Daniel O'Connell (I)

DESCRIPTION: Singer overhears an old woman and a tinker; he says Daniel O'Connell is now making children in Dublin by steam; those made the old way are too few. She berates O'Connell for removing the people's best diversion; he salutes her
AUTHOR: unknown
EARLIEST DATE: 1871 (broadside, Bodleian 2806 b.10(26))
LONG DESCRIPTION: Singer overhears an old woman and a tinker talking; he says Daniel O'Connell is now making children in Dublin by steam, because those made the old way are too small and too few. She berates O'Connell for removing the people's best diversion; he salutes her, saying that if all women in Ireland were as plucky as she, the nation would have babies aplenty (for the Queen's army)
KEYWORDS: age disability sex army pregnancy Ireland political baby children tinker
HISTORICAL REFERENCES:
1775-1847 - Life of Daniel O'Connell
FOUND IN: Canada(Ont)
REFERENCES (3 citations):
Fowke-Ontario 19, "Daniel O'Connell" (1 text, 1 tune)
Graham/Holmes 16, "Daniel O'Connell and His Steam Engine" (1 text, 1 tune)
ADDITIONAL: _Sing Out_ magazine, Volume 22, #1 (1973), p, 18, "Daniel O'Connell" (1 text, 1 tune, apparently the O. J. Abbott version)

Roud #2313
RECORDINGS:
O. J. Abbott, "Daniel O'Connell" (on Abbott1)
BROADSIDES:
Bodleian, 2806 b.10(26), "Dan O'Connell or Morris O'Donnell. Hatching Chickens by Steam" ("Ye lovers of mirth, I pray give attention"), The Poet's Box (Glasgow), 1871
CROSS-REFERENCES:
cf. "Fergus O'Connor and Independence" (subject: Daniel O'Connell and the Tithe War)
cf. "Daniel O'Connell (II)" (subject: Daniel O'Connell)
cf. "Erin's Green Shore [Laws Q27]" (subject: Daniel O'Connell)
cf. "By Memory Inspired" (subject: Daniel O'Connell)
cf. "Charlie Jack's Dream" (subject: Daniel O'Connell)
cf. "Annie Moore" (subject: Daniel O'Connell)
cf. "An Irish Girl's Opinion" (subject: Daniel O'Connell)
cf. "Old Ireland I Adore" (subject: Daniel O'Connell)
cf. "Granuaile" (subject: Daniel O'Connell)
cf. "Gra-mo-chroi. I'd Like to See Old Ireland Free Once More" (subject: Daniel O'Connell)
cf. "Come to the Bower" (subject: Daniel O'Connell)
cf. "The Shan Van Voght (1828)," (subject: Daniel O'Connell)
cf. "Glorious Repeal Meeting Held at Tara Hill" (subject: Daniel O'Connell)
cf. "The Meeting of Tara" (subject: Daniel O'Connell)
cf. "Erin's King (Daniel Is No More)" (subject: Daniel O'Connell)
cf. "Kerry Eagle" (subject: Daniel O'Connell)
cf. "Grand Conversation on O'Connell Arose" (subject: Daniel O'Connell)
cf. "Not a Word of 'No Surrender'" (subject; Protestant opposition to Daniel O'Connell)
NOTES: Daniel O'Connell (1775-1847) [was] leader of Catholic Association whose pressure led to the Catholic Emancipation Act, 1829.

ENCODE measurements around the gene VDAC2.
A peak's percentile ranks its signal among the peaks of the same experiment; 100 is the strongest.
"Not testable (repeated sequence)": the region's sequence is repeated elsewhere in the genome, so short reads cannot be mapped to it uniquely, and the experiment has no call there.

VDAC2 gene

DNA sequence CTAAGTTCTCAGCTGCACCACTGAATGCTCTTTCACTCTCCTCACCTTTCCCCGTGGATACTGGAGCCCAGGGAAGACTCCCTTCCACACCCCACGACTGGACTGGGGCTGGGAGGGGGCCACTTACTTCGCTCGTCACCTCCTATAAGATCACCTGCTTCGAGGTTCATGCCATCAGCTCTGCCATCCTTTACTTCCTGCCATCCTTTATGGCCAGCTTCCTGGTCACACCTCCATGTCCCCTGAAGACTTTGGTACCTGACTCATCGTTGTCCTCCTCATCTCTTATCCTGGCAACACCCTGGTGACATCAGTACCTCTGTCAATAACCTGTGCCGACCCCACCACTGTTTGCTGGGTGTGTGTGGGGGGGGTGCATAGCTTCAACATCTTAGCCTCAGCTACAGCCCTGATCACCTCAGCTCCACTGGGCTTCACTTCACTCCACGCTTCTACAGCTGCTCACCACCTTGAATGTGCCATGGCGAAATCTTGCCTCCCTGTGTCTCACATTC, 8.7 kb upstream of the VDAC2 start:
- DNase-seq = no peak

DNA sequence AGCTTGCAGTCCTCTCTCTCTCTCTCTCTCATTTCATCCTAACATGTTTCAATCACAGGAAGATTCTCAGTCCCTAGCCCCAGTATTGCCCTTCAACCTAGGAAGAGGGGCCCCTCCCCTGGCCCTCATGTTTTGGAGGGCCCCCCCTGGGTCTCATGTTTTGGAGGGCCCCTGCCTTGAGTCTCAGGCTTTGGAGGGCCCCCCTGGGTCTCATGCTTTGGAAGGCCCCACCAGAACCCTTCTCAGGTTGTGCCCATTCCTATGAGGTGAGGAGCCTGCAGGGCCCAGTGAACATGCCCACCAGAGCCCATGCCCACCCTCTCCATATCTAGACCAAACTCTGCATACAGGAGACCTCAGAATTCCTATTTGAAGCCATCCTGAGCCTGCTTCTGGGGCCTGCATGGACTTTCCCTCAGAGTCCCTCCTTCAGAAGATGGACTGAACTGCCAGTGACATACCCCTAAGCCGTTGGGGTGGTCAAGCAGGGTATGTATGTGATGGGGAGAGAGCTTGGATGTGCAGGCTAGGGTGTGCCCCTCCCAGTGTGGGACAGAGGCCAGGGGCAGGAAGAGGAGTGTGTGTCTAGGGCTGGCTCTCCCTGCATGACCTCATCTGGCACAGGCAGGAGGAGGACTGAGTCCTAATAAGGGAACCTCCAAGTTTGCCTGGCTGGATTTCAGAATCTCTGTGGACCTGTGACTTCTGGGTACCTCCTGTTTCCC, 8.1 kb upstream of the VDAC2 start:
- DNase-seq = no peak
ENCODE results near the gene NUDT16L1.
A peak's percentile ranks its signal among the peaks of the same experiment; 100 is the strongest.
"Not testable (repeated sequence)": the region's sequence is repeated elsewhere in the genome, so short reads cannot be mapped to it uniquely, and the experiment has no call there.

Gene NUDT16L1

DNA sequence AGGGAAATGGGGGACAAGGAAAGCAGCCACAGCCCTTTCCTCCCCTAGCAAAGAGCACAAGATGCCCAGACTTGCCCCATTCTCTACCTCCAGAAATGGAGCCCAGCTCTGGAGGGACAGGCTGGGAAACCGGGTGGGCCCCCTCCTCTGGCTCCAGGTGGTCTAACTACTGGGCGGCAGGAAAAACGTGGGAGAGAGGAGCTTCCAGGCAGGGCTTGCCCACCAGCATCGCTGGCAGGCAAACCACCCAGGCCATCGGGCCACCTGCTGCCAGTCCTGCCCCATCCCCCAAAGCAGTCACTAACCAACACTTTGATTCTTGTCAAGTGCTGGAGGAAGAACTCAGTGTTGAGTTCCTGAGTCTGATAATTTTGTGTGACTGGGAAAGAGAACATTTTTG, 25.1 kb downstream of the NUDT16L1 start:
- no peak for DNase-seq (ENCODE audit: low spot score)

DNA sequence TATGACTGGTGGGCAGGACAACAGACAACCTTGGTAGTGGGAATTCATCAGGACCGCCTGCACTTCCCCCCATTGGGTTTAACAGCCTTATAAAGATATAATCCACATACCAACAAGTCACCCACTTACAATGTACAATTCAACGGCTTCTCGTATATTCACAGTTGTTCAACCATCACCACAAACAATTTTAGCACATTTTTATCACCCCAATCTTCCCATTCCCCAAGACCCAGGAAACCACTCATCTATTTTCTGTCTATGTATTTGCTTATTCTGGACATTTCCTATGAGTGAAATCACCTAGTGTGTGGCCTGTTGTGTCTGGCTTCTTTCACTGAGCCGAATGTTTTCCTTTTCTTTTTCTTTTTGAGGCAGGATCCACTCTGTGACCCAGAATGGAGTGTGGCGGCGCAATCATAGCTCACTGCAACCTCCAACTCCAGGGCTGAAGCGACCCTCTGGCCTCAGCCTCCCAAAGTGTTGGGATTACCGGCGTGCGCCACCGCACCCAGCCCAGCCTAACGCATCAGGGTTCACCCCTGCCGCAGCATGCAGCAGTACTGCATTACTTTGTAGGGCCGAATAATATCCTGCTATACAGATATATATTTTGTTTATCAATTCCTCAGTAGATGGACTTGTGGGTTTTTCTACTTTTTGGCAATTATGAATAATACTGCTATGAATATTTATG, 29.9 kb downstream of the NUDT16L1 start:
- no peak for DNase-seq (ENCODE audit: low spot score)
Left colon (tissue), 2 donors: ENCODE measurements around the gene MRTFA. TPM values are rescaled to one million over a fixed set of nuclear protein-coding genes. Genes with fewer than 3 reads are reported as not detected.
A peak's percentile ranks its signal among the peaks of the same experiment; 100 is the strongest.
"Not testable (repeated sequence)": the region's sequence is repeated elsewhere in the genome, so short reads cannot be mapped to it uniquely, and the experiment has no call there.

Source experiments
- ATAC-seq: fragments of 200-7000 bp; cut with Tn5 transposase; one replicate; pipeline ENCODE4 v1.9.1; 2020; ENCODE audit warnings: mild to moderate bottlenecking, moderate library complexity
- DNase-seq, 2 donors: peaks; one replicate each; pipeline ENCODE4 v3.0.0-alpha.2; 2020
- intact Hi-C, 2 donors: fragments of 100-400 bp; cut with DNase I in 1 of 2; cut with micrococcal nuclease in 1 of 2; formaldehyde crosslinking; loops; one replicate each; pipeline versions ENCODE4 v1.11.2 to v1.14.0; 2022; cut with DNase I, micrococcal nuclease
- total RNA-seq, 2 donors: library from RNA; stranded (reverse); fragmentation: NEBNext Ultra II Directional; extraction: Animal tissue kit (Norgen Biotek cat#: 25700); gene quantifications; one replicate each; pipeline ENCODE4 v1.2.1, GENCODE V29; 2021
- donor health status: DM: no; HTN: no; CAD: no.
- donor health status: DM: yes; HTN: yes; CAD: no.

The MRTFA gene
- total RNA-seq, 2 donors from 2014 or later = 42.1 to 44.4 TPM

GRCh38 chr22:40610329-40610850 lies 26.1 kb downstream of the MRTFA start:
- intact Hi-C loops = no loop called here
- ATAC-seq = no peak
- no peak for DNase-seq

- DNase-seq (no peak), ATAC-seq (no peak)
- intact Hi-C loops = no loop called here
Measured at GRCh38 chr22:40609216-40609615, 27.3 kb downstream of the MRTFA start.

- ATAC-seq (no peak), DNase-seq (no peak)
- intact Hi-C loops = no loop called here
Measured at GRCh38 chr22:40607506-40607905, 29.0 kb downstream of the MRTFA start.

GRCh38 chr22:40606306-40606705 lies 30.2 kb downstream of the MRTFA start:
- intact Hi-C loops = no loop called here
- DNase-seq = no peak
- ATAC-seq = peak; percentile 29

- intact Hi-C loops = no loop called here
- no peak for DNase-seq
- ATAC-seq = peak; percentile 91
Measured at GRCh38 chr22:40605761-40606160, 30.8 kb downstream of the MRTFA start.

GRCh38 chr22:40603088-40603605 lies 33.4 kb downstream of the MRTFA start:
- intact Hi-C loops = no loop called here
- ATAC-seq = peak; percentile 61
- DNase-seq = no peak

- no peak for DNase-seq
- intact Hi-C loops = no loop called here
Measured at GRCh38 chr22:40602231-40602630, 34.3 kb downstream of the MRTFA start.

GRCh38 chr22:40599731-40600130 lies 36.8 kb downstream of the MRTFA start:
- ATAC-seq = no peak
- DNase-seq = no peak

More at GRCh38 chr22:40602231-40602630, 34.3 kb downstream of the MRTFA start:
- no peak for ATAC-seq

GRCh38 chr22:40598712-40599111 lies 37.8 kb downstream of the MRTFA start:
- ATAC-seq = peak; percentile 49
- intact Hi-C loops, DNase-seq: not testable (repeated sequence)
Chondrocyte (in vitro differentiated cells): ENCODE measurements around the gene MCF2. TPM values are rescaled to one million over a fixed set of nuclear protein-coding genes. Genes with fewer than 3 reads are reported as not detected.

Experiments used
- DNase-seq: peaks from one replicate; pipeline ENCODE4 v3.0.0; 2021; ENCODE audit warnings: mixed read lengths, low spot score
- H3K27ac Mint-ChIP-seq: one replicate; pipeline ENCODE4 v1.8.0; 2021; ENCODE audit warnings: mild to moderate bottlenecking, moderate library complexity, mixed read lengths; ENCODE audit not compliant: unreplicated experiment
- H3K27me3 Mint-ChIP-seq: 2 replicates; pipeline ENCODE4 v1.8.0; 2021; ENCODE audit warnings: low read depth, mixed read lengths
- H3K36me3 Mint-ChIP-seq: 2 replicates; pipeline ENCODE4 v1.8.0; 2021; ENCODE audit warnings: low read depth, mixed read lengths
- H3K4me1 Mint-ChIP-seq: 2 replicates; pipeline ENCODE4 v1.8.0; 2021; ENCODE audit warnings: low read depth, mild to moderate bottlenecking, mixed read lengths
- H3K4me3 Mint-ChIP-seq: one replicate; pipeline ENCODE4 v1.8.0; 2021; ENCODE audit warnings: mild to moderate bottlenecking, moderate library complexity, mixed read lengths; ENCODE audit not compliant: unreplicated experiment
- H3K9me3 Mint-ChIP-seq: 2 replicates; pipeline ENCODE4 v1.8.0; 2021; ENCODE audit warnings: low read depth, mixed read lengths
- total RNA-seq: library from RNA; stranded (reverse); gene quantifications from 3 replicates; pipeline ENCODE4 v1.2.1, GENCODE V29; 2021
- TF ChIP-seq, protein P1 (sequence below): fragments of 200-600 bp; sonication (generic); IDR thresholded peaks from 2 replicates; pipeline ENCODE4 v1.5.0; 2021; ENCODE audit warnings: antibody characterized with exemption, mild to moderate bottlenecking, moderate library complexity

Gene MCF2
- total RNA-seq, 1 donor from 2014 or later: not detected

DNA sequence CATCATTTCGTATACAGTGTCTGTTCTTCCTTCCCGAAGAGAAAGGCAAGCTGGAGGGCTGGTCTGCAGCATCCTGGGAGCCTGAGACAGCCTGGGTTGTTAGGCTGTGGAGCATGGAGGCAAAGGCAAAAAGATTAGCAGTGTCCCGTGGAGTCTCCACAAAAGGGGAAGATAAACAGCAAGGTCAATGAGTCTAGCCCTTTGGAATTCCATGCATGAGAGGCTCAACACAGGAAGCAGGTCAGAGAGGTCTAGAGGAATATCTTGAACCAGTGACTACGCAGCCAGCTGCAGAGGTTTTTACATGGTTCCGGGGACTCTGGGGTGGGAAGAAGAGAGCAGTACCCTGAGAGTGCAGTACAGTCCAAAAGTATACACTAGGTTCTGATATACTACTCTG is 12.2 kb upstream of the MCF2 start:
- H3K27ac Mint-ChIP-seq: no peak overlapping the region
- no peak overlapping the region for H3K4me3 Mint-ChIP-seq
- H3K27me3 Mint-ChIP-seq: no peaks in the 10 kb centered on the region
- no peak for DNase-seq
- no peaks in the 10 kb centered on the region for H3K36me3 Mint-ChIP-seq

"Tinker," in this context, means one of the travelling people, rather than a worker in tin. Fowke notes drily that this aspect of O'Connell's long career "seems to have been overlooked by his biographers." - PJS
I wonder if this might not be confused with the life of another Irish hero, Charles Stewart Parnell (1846-1891), whose career was blighted by sex scandals. Given that the only surviving version of this song seems to be O. J. Abbott's, such a thing is possible.
There is severe irony in O'Connell urging that Ireland breed up more people; his last major speech, in 1847, was on the disaster of the potato famine -- which of course was so deadly only because Ireland had more people than it could reasonably support.
There is another Canadian Daniel O'Connell song, a fragment collected by Creighton. It perhaps reveals how many Irish left Ireland after the famines that both songs are found only outside Ireland. - RBW
Broadside Bodleian 2806 b.10(26) refers to O'Connell only in the title, with Morris O'Donnell being the name in the text. - BS
This might explain why, as Fowke-Ontario comments on p. 171, "this particular phase of [O'Connell's] career seems to have been overlooked by his biographers": It was originally a tale of O'Donnell that was attracted to O'Connell by similarity of names. - RBW
Fowke-Ontario: "It is still [1965] in oral circulation in Ireland for Liam Clancy learned it from an Irish countryman and taught it to Luke Kelly who has popularized it in London's folk clubs. Kenneth Peacock tells me that he heard a fragmentary version in Newfoundland." - BS
Last updated in version 3.5
File: RcDanOco

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